Poster Discussion: Risk of cardiovascular disease in women with and without a history of breast cancer: The Pathways Heart Study

[Read the full abstract.]

Dr. Heather Greenlee (presenter)

Poster available for view to registered attendees starting Friday, May 29 at 8 a.m. ET

Breast cancer survivors are at an increased risk of later cardiovascular disease due to treatment. What is the scale of increase in risk  for cardiovascular disease in breast cancer survivors compared to those without?

From the abstract: Breast cancer survivors are at increased risk of cardiovascular disease following diagnosis, as compared to women without BC. To provide a population-based estimate of cardiovascular risk in breast cancer survivors, we compared risk of cardiovascular disease events in women with and without breast cancer history enrolled in the Kaiser Permanente Northern California integrated health system. Women with breast cancer were at increased risk of heart failure, cardiomyopathy, cardiac arrest, venous thromboembolism and carotid disease. These risks varied by cancer treatment, with higher risk in those who received chemotherapy. Future studies should explore the effects of chemotherapy class and radiation dose exposure on diverse cardiovascular disease endpoints in breast cancer survivors.

 

Poster Discussion: Cumulative incidence of financial hardship in metastatic colorectal cancer patients: Primary endpoint results for SWOG S1417C 

[Read the full abstract.]

Drs. Veena Shankaran (presenter) and Scott Ramsey (senior author)

Poster available for view to registered attendees starting Friday, May 29 at 8 a.m. ET

Metastatic cancer treatment can come with a slew of medical complications and is often accompanied by high treatment costs. Scientists with the SWOG Cancer Research Network examine this relationship between cancer diagnosis and financial hardship in patients in this first-of-its-kind study.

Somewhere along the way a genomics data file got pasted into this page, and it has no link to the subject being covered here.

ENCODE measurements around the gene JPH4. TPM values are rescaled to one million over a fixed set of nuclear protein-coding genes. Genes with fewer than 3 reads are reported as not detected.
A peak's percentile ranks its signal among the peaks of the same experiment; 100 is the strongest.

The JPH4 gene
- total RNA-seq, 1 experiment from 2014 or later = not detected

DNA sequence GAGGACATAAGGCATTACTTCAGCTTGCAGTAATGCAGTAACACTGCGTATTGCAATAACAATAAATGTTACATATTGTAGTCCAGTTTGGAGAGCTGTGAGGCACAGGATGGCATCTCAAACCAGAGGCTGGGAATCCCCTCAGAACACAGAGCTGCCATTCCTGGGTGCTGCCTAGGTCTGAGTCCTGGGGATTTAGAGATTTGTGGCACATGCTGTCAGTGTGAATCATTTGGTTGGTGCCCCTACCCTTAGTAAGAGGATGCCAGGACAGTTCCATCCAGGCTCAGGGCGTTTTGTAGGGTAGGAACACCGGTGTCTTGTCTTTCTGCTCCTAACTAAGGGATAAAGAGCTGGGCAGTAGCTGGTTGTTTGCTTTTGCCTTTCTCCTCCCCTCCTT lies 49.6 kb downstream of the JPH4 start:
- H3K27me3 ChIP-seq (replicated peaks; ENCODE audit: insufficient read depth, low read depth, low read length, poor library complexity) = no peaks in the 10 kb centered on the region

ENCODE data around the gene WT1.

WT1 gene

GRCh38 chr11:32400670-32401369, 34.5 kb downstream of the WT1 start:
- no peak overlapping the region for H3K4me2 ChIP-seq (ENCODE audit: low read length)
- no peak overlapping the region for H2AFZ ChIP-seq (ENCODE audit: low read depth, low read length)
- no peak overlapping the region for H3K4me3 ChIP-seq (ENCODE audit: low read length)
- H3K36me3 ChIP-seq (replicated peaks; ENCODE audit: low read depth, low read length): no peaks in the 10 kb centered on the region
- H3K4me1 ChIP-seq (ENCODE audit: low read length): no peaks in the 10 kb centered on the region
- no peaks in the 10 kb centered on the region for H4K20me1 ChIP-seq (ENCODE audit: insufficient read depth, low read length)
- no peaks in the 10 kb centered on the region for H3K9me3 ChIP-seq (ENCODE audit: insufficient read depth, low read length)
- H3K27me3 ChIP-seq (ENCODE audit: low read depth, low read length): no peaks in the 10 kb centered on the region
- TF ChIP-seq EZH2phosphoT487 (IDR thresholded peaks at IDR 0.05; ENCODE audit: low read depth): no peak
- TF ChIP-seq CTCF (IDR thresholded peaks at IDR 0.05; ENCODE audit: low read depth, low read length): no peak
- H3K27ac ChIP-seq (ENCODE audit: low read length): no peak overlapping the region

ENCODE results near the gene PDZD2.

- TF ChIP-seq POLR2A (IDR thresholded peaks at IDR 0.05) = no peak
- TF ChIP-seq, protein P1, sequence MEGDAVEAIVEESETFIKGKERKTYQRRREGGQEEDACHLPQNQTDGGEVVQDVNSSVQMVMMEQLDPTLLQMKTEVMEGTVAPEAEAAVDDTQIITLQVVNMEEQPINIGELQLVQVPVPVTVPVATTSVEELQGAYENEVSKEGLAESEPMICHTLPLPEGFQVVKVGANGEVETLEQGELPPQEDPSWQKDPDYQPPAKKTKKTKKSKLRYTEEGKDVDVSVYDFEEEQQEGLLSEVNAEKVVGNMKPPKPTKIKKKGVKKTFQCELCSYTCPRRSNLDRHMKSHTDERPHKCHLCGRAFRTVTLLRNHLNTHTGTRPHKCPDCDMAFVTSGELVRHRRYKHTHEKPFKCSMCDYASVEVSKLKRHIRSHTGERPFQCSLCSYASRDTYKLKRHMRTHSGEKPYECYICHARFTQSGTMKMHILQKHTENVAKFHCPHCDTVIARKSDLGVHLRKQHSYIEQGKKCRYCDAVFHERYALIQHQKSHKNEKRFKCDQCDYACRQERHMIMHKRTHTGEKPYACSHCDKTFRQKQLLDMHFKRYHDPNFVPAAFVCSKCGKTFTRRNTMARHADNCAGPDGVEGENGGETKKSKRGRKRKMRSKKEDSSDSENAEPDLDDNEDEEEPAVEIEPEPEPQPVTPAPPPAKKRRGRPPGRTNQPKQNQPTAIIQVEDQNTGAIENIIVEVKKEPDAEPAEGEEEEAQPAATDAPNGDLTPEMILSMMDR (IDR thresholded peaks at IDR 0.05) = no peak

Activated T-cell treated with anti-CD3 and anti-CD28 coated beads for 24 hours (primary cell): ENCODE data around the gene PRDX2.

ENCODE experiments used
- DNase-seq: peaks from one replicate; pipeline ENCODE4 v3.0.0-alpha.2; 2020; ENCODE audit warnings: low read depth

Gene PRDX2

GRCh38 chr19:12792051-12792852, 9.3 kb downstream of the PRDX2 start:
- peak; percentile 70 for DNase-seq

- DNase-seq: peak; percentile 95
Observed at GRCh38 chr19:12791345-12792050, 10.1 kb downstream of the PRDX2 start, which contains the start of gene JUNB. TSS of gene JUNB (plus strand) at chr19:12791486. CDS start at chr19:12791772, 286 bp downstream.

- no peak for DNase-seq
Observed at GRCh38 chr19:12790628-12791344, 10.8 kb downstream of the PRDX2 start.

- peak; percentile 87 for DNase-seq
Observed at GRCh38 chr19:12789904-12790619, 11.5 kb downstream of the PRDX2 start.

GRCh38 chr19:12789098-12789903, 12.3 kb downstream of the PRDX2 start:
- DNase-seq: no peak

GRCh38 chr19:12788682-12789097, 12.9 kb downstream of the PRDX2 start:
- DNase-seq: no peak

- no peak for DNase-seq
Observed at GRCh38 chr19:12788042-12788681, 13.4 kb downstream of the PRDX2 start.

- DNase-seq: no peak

From the abstract: Despite evidence that rising cancer care costs are contributing to “financial toxicity” in cancer patients no studies, to our knowledge, have prospectively assessed the financial impact of cancer diagnosis using both self-reported and objective financial measures. This study, led by the SWOG Cancer Research Network and conducted in the National Cancer Institute Community Oncology Research Program, was the first national prospective cohort study to evaluate time-to-first evidence of major financial hardship in patients with newly diagnosed metastatic colorectal cancer. In a national sample of metastatic colorectal cancer patients on systemic treatment, financial hardship, most commonly in the form of increased debt, accumulates progressively over time. Nearly 3 out of 4 patients experience major financial hardship at 12 months despite access to health insurance coverage. These findings underscore the need for clinic and policy solutions such as early financial navigation and elimination of cost sharing to protect patients from financial devastation as they continue with treatment. 

News about Fred Hutch science at ASCO

Immunotherapy trial in advanced bladder and other urinary tract cancers shows 'exciting' results |  June 3, 2020 | Fred Hutch News Service

Results from a large trial of the immunotherapy drug avelumab for patients with advanced urothelial cancer could change how cancers of the bladder and other parts of the urinary tract are treated.

Cancer's toll on the heart decades down the road |  June 1, 2020 | Fred Hutch News Service

Dr. Eric Chow and colleagues explore two key questions related to child cancer survivorship: Is there anything doctors can do during a child’s treatment to protect their heart? And for adult survivors like Kristy Sharif, what can we do to monitor and reduce the risk of heart disease? 

'Major financial hardship' hits most patients battling advanced colon cancer | May 28, 2020 | U.S. News & World Report

Veena Shankaran discussed her recent study showing that nearly 75% of those with advanced metastatic colon cancer experienced financial hardship within a year of recieving treatment. Costs are continuing to rise and increasingly being shifted to patients, and warrant further consideration in how we communicate about cancer care.  

What happens when cancer patients get COVID-19? | May 28, 2020 | Fred Hutch News Service 

A large new study of cancer patients with COVID-19 clearly shows patients with active cancer — or who suffer from additional comorbidities such as diabetes or heart disease — have worse outcomes.

Support COVID-19 Research

Every dollar helps our scientists reduce the threat of the novel coronavirus. 

Last Modified, June 03, 2020